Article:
SAD lights?

Anyone got any experience, or made one?
Changes in my dog pack mean they gradually have needed less walking over the past couple of years and I had assumed my declining energy levels were just ageing. But for other reasons I have been up and outdoors for the sunrise and the next couple of hours for the past week. I expected to have to compensate at the other end of the day, but havn't needed to. It's also highlighted how my energy levels are up compared to my (younger) wife, so I am wondering if she would benefit from a SAD light.
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On 26/11/2017 15:56, newshound wrote:

I really like them at this time of year. It cheers me up, as I hate the short days.
I bought a rather expensive one many years ago, but I see no reason why you need anything more than a daylight temperature LED light that is VERY bright.
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On Sun, 26 Nov 2017 15:56:51 +0000, newshound
I made one for a friend some years ago out of 10 6ft daylight tri phosphor tubes each with an output of about 6000 Lumens and a colour temperature of about 6500degK. They were simply mounted on two hinged boards on the garage wall so they could fold flat when not needed. In use they were opened to 90deg and the victim sat between them.
The choice of the number of tubes was highly scientific - I had 10 fittings and tubes left over from another project. The colour temperature was chosen to be towards the blue end of the spectrum although why I can't recall.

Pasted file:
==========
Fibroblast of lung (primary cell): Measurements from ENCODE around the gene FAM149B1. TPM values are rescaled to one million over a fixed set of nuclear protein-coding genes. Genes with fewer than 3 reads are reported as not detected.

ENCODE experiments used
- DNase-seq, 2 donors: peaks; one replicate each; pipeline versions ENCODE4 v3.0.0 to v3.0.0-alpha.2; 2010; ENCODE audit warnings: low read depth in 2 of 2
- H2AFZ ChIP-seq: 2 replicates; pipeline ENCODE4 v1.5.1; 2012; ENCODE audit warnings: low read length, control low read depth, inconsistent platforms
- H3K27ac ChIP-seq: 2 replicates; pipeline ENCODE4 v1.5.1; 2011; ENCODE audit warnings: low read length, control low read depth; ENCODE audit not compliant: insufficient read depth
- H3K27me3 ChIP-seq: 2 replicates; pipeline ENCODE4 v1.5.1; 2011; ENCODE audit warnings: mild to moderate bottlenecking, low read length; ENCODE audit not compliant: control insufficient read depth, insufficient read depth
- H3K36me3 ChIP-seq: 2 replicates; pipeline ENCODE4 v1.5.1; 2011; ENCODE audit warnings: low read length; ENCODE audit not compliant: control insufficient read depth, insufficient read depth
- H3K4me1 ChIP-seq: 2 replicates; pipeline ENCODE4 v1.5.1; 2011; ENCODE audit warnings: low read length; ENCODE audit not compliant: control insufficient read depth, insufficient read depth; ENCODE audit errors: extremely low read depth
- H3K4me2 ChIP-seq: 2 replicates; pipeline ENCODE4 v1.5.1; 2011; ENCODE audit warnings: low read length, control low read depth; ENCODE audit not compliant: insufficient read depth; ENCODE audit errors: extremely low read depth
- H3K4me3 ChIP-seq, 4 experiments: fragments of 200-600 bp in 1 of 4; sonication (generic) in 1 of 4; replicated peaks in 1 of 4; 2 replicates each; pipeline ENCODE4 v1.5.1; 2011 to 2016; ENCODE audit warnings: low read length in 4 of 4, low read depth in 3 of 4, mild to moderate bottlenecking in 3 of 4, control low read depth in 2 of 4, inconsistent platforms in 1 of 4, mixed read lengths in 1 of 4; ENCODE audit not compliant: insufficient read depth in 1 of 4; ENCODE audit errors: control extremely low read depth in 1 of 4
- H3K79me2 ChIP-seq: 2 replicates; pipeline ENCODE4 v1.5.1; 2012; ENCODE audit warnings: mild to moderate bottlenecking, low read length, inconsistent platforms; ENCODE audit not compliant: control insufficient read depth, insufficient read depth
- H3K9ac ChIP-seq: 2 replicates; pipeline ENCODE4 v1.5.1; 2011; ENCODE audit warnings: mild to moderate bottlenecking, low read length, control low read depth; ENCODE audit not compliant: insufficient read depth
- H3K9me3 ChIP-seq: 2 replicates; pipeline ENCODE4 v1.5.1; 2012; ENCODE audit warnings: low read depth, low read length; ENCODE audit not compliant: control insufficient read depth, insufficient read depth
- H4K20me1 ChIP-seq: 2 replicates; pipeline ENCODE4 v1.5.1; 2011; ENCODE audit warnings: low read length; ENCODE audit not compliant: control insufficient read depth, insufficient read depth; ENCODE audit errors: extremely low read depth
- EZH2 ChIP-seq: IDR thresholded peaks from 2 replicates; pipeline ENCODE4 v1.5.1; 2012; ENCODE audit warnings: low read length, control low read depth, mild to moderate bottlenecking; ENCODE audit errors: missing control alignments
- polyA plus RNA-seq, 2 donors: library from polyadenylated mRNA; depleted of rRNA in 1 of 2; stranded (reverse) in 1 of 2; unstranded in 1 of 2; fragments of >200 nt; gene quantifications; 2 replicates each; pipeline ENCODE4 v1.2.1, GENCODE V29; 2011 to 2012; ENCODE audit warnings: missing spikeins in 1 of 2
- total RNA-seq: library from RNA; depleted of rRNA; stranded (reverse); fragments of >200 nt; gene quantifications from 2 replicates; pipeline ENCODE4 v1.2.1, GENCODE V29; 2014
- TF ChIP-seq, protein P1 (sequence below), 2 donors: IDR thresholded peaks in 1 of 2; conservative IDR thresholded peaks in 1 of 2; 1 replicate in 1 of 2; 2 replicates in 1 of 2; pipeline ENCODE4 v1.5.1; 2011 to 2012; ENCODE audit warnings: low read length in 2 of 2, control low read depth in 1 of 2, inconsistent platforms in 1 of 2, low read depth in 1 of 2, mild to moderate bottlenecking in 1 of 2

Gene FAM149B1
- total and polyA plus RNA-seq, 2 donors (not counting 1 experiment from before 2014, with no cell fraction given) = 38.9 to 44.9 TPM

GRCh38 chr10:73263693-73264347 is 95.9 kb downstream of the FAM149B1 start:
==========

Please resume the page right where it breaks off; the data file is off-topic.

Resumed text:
The person they were made for still uses them and claims they work - but we also put a bench under them to give them a large amount of light onto what was now also their model making table so I'm not sure if it was the light or the vastly improved model making environment which makes them feel better!
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On Sunday, November 26, 2017 at 4:59:54 PM UTC, Peter Parry wrote:

a friend has just put led panels into his shed, I forget the lumens, it could be 2000, but he is spending less on electricity, and he thinks it may be as good as the sad light he has.
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On 26/11/2017 16:59, Peter Parry wrote:

Surely staring at a computer screen to keep up to date with uk-d-i-y is as good as any other solution.?
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On Sun, 26 Nov 2017 18:03:40 +0000, Andrew wrote:

Is there a program that displays the correct light on a nice big computer screen? :)
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On Sunday, 26 November 2017 18:29:36 UTC, Bob Eager wrote:

There's an app for that
https://itunes.apple.com/ie/app/s-a-d-seasonal-affective-disorder-alarm-light/id793723042?mt=8
Owain
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The multi color hue bulbs would do that much better and would be a lot brighter. (Amazon.com product link shortened)11728936&sr=1-7&keywords=hue
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On 26 Nov 2017 18:29:33 GMT

I don't think the precise spectral content of the light matters as long as it's well bright and whitish.
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On Tuesday, 28 November 2017 14:14:36 UTC, Rob Morley wrote:

No it is the exact spectral content that is important, that;s one reason why they were expensive as you needed blue light which wasnlt easy to 'make'.
What you really need is full spectrum SAD.
http://www.sad.org.uk/buying-a-sad-light/
Semi-SAD or just a bit MOPPY won't do it ;-)
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On 28/11/2017 16:01, whisky-dave wrote: